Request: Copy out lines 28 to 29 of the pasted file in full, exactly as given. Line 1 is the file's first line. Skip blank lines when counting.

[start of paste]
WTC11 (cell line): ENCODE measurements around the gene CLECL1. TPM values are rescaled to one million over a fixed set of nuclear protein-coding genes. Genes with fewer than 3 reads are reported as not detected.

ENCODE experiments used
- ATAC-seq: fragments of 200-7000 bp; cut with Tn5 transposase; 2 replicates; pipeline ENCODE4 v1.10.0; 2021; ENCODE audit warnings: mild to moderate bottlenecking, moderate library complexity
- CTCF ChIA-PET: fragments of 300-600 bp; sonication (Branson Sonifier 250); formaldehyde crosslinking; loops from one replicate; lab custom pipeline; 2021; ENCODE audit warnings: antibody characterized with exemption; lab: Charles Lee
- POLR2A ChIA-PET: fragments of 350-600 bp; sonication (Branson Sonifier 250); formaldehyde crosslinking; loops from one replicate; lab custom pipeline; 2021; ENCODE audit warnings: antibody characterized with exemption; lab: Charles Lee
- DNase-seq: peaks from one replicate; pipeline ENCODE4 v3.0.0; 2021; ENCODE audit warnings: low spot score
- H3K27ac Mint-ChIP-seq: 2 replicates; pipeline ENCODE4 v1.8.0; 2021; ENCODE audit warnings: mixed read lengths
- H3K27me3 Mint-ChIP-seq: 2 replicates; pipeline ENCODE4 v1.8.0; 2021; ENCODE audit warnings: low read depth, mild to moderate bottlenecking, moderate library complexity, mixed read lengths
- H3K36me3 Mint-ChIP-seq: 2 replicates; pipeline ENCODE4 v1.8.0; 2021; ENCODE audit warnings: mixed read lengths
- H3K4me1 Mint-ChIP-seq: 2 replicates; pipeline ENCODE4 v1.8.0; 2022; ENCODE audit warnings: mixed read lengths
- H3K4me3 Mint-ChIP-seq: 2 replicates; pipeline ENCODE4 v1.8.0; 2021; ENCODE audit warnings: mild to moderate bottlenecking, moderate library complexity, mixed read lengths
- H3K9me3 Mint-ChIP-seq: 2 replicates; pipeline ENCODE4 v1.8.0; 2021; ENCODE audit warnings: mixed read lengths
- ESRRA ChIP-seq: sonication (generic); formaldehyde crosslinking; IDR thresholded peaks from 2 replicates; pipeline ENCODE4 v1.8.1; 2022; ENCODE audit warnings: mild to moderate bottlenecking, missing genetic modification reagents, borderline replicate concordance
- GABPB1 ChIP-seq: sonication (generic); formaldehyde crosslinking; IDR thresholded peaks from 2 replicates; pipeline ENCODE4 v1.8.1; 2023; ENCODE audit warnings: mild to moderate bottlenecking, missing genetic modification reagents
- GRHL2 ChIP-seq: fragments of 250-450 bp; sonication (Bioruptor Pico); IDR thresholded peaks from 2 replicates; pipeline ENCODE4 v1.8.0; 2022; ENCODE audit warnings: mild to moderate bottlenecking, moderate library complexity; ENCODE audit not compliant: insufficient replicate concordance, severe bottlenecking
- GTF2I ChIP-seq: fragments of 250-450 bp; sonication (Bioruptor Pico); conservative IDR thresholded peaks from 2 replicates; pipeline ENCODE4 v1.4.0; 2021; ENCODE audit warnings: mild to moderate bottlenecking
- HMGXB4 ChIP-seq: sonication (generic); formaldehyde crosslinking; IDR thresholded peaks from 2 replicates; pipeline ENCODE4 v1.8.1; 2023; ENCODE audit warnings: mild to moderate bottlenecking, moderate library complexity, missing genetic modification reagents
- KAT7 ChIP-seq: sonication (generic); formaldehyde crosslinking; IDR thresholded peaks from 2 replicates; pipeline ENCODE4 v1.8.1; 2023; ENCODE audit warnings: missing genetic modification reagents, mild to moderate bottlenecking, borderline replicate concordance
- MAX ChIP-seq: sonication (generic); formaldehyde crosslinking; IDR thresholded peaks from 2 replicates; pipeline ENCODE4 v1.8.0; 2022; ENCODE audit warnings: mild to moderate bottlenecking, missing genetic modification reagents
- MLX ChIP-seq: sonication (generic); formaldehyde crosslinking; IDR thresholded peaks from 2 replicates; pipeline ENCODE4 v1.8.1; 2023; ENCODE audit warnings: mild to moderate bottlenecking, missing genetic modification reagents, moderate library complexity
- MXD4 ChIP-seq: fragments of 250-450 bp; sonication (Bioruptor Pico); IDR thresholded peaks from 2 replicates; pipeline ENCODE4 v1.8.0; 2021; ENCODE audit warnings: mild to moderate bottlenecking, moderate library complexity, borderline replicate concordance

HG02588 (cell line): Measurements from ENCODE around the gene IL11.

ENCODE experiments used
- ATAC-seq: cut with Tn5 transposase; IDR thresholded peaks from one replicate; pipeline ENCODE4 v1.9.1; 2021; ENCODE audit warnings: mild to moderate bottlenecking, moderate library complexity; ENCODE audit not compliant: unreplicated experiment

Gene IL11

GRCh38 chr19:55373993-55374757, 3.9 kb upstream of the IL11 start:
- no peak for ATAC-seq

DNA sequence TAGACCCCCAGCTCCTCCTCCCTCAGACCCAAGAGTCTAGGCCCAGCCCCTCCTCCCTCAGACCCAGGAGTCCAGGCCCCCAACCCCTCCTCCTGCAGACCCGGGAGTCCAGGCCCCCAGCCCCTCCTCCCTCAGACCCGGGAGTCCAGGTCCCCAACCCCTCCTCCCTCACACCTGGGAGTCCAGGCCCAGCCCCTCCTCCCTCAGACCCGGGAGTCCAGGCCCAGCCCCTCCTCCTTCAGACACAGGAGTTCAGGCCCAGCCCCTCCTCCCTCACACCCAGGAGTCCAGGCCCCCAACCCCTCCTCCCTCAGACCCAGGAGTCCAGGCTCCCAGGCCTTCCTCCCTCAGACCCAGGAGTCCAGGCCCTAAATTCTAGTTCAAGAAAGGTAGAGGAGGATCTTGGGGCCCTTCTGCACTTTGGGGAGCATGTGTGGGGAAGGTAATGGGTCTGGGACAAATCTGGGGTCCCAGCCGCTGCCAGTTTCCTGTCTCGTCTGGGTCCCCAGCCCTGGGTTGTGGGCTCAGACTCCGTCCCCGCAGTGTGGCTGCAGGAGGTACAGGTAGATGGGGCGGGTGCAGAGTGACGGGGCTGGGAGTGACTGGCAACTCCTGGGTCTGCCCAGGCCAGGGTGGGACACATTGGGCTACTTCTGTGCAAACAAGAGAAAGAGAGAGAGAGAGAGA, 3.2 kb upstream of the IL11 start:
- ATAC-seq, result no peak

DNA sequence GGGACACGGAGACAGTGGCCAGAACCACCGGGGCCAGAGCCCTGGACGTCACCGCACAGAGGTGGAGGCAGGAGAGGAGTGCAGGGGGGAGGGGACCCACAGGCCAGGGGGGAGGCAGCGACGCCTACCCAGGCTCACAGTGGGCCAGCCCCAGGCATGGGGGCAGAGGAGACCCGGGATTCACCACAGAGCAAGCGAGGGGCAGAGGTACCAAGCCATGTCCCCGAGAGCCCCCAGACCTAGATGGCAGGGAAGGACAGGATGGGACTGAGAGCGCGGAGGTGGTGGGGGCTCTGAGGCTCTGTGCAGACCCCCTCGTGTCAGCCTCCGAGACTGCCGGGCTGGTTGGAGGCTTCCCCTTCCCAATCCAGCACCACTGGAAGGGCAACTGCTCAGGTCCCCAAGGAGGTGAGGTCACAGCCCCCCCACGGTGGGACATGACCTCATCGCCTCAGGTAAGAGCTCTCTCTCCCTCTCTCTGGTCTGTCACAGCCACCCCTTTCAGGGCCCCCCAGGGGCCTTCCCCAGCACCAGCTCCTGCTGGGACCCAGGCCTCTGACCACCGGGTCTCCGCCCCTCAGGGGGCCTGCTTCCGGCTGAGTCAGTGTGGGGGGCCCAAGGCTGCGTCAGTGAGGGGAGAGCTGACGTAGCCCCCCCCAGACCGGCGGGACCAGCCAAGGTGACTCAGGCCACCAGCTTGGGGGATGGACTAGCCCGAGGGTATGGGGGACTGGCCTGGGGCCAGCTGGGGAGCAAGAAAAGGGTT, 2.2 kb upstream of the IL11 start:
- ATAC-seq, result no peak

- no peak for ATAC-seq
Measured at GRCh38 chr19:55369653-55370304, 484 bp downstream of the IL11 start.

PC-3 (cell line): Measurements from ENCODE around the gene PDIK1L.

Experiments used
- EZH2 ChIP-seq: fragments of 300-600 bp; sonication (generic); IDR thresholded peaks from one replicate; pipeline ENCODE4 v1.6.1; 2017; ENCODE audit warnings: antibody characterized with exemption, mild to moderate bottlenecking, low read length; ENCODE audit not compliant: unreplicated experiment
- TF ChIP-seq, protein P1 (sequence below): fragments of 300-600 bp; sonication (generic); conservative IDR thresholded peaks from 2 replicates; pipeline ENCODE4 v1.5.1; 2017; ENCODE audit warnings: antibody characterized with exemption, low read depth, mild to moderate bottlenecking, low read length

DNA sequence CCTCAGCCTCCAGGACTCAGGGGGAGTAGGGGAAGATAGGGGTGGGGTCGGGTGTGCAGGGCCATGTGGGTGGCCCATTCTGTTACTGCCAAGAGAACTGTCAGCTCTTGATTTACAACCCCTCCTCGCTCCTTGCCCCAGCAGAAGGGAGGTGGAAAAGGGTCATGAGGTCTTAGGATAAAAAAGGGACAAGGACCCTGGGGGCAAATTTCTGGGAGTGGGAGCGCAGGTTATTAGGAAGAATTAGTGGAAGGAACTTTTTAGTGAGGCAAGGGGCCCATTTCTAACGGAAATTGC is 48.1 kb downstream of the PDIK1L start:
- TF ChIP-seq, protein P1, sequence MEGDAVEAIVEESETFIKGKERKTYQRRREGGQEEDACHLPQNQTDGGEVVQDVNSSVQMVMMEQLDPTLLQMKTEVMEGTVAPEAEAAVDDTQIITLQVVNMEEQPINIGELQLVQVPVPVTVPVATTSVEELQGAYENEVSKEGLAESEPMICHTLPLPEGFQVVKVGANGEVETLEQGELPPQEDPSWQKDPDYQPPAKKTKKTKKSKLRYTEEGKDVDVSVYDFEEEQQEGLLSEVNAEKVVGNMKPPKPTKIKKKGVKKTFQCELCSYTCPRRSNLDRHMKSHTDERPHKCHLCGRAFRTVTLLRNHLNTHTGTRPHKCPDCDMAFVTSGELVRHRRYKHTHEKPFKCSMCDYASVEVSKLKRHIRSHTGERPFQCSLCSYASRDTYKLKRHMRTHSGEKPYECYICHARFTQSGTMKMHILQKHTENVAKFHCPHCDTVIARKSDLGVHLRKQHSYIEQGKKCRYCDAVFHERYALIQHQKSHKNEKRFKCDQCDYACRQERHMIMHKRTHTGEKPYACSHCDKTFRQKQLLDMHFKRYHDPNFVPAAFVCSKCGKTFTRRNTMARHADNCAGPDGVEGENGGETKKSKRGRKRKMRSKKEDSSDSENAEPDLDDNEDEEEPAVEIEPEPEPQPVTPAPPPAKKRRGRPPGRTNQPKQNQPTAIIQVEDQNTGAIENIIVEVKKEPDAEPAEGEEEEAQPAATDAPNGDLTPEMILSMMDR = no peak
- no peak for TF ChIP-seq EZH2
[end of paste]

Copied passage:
DNA sequence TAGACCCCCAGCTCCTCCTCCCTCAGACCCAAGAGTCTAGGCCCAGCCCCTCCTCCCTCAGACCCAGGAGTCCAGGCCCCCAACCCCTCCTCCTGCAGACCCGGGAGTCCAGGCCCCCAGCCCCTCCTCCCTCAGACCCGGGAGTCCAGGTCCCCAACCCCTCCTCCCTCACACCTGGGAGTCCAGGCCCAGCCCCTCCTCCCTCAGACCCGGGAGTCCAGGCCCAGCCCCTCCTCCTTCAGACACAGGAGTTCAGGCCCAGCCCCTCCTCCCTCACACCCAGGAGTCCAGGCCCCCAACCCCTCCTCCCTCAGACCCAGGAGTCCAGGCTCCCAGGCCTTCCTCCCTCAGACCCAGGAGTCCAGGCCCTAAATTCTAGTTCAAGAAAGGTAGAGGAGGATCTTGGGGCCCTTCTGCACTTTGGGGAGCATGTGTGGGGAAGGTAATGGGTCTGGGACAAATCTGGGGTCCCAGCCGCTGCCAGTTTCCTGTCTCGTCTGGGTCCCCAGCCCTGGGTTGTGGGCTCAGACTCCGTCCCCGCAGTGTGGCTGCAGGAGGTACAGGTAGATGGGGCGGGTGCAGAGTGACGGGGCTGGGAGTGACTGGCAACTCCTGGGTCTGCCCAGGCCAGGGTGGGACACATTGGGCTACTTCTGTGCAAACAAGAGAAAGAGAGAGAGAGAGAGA, 3.2 kb upstream of the IL11 start:
- ATAC-seq, result no peak